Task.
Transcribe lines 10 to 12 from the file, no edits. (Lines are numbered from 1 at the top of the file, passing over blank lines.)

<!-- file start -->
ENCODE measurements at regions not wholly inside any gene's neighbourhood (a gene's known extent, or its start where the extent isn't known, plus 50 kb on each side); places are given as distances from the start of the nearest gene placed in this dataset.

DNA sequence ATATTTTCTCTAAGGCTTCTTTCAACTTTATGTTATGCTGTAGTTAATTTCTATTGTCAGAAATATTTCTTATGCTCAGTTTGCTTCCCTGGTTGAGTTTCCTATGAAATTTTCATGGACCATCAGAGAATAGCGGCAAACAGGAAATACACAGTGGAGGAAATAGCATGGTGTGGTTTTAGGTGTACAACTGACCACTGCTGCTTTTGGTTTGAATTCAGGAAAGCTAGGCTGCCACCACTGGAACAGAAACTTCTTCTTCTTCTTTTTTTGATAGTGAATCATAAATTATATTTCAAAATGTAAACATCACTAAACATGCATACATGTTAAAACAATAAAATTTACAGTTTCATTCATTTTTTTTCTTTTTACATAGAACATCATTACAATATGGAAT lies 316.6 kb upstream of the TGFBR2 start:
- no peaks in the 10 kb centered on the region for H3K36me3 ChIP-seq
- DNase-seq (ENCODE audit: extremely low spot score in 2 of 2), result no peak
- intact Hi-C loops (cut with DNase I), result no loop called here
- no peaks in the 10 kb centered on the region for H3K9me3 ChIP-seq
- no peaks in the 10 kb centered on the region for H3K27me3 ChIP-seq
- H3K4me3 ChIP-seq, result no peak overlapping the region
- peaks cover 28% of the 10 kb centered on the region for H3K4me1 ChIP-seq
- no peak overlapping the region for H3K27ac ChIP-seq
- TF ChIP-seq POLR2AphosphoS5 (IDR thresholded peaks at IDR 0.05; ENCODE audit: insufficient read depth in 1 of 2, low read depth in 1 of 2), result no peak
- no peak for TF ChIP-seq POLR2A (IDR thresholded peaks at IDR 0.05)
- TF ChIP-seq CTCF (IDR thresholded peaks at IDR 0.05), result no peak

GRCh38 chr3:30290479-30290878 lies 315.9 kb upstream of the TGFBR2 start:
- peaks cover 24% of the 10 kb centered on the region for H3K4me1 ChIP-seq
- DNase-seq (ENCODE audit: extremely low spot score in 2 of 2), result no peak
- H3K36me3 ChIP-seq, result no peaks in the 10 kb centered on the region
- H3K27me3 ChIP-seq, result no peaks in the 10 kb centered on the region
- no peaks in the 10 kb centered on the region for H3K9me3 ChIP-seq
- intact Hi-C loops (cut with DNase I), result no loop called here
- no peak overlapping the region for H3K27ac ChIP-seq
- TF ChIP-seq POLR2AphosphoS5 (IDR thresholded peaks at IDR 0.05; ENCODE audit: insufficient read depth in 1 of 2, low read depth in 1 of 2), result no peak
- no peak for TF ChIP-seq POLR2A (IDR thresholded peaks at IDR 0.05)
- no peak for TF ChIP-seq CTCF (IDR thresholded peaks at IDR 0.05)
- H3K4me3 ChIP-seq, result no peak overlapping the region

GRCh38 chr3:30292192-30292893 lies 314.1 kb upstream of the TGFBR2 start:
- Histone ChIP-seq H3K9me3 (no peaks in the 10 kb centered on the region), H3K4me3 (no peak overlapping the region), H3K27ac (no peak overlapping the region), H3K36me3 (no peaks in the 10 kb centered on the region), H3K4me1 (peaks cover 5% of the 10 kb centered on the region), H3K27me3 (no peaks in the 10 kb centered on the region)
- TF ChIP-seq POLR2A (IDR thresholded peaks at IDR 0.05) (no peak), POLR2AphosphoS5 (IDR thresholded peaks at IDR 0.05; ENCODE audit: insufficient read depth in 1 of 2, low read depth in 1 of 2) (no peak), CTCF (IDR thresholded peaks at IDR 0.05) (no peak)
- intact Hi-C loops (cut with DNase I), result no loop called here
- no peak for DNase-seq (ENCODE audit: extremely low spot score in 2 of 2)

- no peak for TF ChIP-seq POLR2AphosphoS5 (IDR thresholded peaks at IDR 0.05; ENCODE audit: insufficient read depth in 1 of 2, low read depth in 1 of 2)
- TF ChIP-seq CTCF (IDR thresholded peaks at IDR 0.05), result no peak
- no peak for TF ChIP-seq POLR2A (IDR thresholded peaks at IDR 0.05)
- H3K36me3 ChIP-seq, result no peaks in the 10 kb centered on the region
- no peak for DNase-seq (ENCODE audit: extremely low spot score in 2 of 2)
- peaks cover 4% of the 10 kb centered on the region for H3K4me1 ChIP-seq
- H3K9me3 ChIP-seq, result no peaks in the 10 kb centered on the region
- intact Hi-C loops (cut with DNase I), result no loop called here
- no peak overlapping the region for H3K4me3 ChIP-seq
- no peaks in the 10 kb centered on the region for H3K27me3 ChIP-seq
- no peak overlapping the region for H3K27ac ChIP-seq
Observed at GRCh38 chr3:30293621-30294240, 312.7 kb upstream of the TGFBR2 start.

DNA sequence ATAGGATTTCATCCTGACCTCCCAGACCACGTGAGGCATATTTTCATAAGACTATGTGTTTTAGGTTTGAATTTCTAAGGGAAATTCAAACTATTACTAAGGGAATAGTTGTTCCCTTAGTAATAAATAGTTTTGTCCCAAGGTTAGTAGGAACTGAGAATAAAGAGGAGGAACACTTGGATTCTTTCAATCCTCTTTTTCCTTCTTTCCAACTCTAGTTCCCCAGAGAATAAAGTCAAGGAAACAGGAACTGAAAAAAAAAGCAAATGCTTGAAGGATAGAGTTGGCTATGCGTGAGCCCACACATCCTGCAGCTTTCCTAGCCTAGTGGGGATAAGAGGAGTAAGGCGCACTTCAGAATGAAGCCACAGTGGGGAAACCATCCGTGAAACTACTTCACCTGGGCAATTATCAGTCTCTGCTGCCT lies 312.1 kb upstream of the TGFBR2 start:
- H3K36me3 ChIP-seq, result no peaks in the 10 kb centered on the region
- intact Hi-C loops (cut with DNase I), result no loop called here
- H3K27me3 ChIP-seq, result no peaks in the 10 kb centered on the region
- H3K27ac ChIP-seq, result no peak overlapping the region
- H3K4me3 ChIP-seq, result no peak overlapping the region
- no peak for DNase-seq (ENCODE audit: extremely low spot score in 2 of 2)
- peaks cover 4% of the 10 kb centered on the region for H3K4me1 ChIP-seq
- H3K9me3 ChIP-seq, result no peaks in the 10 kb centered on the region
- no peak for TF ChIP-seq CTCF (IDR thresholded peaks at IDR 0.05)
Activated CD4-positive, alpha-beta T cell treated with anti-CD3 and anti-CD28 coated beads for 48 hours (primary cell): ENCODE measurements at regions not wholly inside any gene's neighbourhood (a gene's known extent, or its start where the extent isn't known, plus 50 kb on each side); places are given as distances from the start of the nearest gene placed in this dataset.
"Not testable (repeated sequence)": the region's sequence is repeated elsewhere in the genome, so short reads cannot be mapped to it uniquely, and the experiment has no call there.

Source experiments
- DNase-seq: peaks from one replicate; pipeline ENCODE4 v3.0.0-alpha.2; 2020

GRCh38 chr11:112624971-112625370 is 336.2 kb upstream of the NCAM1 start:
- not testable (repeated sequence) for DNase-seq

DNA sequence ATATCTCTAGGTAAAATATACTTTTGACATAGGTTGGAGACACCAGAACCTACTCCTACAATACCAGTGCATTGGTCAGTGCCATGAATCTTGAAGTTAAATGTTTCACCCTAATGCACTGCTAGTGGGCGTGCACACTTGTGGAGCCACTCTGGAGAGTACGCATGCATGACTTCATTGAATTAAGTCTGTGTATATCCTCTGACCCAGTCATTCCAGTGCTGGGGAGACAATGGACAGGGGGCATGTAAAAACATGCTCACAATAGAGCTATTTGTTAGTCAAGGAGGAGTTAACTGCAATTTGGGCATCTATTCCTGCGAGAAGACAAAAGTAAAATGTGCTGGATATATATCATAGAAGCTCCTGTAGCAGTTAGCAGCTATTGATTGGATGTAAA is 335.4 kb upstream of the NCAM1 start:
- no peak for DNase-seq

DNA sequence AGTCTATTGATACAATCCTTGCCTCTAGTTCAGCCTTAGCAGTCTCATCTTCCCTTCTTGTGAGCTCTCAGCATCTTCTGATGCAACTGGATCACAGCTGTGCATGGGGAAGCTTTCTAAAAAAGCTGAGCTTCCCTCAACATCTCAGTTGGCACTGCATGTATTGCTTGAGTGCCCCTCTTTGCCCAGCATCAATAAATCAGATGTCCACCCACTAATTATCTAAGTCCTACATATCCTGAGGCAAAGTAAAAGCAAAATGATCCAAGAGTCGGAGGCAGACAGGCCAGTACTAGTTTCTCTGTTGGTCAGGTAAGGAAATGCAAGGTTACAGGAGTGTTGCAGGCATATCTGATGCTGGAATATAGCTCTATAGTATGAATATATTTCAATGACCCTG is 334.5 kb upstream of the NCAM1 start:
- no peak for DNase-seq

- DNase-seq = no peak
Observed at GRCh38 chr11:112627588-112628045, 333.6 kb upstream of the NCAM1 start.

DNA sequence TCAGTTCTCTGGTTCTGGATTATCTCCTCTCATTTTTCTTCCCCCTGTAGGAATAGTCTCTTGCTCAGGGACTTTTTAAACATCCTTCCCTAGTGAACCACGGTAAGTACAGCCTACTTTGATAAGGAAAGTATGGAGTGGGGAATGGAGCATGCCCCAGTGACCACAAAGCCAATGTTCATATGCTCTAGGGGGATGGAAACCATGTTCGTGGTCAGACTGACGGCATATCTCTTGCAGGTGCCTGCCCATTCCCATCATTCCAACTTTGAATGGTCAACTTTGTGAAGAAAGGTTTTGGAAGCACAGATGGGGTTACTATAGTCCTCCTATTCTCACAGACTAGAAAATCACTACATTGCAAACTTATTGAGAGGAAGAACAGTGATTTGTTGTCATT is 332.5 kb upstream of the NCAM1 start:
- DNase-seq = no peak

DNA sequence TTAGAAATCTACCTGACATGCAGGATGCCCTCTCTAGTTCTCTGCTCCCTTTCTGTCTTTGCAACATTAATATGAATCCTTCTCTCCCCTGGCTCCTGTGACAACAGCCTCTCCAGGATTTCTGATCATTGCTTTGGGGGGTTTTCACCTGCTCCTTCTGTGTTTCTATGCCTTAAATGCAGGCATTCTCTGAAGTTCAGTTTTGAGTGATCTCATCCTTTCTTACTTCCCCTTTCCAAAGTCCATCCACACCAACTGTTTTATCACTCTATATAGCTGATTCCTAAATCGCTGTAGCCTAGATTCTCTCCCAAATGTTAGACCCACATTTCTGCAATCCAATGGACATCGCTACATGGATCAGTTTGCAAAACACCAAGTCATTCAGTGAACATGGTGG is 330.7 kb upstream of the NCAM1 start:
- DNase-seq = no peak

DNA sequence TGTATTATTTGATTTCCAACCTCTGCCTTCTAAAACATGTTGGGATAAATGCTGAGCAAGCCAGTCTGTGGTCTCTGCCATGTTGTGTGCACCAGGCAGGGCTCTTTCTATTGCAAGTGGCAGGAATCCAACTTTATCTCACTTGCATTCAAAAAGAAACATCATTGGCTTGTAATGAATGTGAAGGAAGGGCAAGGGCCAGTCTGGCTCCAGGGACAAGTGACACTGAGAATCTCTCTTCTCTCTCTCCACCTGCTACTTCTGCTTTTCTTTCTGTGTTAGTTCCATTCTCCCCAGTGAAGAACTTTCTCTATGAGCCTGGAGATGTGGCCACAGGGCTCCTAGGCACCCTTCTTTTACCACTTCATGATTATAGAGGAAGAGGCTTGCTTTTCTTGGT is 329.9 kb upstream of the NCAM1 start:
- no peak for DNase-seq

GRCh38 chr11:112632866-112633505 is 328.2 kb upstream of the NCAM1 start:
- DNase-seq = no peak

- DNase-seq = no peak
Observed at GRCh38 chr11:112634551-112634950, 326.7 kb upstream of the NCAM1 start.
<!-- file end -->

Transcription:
- no peak overlapping the region for H3K27ac ChIP-seq
- TF ChIP-seq POLR2AphosphoS5 (IDR thresholded peaks at IDR 0.05; ENCODE audit: insufficient read depth in 1 of 2, low read depth in 1 of 2), result no peak
- no peak for TF ChIP-seq POLR2A (IDR thresholded peaks at IDR 0.05)